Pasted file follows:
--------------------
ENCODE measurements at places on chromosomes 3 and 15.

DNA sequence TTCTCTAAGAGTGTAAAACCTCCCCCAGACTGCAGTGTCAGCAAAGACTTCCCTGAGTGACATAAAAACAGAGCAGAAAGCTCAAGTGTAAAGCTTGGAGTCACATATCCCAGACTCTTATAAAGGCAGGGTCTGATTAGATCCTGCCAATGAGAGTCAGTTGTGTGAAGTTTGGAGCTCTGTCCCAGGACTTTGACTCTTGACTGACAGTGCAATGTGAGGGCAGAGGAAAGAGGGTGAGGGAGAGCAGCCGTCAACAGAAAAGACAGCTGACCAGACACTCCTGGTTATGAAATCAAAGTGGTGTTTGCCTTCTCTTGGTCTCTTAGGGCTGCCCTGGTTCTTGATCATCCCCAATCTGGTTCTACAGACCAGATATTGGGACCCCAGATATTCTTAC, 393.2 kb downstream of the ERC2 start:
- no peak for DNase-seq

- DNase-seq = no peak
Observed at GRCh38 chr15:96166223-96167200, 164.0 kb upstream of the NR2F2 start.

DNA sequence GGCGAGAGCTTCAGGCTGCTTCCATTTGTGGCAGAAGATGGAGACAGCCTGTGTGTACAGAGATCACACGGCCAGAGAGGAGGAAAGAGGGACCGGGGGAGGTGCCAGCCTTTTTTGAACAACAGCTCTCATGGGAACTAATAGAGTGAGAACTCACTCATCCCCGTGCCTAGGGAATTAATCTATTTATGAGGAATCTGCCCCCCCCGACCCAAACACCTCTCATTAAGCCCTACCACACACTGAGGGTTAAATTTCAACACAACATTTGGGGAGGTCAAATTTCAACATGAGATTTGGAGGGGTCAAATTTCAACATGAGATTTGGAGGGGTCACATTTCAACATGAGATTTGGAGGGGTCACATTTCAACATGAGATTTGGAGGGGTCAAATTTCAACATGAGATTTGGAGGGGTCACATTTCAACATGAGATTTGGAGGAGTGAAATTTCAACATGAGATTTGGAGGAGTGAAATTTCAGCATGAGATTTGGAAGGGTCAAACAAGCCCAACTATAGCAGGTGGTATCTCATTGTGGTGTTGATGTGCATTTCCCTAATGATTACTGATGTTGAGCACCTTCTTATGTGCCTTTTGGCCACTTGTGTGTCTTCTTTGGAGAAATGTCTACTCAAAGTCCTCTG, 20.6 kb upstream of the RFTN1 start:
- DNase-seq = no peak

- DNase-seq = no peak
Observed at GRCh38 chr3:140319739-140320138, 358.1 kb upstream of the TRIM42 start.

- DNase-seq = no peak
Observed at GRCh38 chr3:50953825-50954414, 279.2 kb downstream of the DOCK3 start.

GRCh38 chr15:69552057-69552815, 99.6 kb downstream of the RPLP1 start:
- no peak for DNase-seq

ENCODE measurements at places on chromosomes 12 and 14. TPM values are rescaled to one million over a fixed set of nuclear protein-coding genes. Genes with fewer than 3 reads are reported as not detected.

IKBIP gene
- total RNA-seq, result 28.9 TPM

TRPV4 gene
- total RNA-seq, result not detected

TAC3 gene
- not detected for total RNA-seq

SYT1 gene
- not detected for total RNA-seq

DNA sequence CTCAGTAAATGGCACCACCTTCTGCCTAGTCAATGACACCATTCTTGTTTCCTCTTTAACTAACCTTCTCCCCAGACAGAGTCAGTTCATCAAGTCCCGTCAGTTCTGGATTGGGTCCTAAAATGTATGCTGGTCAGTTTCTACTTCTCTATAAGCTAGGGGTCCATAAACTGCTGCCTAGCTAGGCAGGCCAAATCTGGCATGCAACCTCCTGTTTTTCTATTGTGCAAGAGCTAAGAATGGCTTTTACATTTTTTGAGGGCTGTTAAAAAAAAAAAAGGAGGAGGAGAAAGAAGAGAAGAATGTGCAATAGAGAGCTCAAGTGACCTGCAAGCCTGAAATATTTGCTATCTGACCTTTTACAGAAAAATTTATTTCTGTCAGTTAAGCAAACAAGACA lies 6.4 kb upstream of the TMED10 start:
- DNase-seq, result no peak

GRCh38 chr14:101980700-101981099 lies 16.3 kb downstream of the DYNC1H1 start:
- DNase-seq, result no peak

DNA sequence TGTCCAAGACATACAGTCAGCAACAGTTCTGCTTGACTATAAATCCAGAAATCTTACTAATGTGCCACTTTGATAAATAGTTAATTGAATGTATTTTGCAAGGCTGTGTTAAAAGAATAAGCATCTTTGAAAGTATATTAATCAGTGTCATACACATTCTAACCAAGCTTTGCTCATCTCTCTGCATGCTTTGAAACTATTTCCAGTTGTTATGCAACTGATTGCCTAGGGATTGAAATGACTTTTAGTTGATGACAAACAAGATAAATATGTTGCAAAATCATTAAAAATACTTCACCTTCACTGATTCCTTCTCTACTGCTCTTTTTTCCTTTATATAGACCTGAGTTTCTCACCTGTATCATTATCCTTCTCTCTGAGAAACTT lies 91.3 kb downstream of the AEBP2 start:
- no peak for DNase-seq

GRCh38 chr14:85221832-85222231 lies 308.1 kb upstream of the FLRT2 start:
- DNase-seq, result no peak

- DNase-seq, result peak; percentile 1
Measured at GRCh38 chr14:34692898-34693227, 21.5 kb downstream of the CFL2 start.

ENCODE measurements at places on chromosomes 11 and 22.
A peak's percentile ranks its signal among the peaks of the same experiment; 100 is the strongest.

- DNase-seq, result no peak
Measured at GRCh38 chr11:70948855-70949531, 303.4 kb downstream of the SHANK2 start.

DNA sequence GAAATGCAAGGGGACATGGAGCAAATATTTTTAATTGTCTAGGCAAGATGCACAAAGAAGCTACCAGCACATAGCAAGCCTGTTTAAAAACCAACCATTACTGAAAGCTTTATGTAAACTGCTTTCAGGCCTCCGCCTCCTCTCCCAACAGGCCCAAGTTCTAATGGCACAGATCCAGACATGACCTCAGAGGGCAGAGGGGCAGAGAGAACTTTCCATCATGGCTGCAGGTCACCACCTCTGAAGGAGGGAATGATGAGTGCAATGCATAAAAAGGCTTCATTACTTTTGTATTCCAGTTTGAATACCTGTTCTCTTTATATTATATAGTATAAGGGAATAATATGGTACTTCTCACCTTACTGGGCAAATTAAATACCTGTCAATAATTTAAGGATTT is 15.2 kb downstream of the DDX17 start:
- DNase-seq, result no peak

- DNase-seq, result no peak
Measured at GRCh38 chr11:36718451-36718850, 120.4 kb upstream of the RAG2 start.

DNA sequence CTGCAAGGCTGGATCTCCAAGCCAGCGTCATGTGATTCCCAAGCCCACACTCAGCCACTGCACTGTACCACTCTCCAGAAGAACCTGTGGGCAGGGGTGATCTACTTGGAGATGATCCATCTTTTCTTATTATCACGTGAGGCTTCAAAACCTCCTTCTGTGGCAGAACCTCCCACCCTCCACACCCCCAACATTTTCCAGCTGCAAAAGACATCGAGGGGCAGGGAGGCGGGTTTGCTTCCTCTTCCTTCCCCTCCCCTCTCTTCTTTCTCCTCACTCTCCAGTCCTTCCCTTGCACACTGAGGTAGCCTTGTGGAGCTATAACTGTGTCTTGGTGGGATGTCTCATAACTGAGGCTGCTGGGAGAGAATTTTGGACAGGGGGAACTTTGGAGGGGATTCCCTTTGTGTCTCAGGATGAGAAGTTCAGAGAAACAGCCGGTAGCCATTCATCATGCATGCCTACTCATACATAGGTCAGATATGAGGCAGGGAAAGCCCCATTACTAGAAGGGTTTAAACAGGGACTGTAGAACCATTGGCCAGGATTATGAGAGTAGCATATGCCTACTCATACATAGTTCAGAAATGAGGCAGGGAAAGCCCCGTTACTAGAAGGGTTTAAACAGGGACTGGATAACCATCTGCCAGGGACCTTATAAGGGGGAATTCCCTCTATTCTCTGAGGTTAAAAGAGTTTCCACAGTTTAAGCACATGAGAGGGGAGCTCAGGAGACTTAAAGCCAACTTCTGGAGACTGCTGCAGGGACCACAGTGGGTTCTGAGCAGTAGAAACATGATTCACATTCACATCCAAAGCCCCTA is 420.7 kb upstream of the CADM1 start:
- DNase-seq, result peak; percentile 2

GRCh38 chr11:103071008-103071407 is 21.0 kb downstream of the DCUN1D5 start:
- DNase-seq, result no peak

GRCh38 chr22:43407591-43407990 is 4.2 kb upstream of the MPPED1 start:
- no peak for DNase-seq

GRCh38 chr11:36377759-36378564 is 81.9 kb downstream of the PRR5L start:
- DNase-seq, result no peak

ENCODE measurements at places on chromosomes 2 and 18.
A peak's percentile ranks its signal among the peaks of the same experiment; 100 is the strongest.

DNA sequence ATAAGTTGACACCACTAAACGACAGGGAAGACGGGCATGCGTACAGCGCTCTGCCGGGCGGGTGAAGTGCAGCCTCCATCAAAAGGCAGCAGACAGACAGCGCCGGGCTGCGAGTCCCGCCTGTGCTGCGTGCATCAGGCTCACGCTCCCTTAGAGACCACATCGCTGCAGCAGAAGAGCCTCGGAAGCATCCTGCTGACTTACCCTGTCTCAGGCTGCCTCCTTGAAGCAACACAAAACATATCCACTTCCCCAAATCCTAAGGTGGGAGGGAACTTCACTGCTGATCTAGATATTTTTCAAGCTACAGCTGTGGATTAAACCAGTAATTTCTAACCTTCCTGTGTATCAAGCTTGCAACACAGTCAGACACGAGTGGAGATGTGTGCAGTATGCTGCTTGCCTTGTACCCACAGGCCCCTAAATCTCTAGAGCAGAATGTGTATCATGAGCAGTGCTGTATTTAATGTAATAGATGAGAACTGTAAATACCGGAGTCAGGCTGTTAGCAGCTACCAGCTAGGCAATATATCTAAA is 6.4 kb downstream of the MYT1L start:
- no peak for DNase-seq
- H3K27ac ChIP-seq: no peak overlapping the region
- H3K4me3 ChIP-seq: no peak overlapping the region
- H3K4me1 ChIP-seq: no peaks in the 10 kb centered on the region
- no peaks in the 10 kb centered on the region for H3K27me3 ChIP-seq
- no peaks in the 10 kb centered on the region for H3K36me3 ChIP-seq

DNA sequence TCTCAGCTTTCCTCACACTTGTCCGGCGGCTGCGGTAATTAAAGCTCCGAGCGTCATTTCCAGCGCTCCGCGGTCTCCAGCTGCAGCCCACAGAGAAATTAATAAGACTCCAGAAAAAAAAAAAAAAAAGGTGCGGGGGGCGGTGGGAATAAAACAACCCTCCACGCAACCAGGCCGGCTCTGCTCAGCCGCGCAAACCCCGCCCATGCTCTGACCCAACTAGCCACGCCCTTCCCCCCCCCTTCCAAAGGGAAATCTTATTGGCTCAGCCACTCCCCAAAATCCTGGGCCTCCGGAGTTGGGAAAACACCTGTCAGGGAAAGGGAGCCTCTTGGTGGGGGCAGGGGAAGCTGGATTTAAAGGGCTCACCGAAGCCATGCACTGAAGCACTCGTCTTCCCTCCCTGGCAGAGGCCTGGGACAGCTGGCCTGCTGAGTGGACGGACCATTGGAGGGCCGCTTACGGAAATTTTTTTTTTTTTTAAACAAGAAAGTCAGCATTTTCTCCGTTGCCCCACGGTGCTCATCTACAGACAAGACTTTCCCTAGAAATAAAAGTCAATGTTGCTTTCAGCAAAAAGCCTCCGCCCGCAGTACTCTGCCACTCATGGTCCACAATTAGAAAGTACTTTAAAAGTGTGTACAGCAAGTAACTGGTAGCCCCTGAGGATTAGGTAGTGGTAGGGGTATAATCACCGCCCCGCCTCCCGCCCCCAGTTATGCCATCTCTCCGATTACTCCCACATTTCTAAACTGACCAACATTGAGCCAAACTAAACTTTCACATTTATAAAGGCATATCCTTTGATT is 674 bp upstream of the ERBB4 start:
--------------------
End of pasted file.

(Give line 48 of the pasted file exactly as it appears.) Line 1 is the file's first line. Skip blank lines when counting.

- DNase-seq, result no peak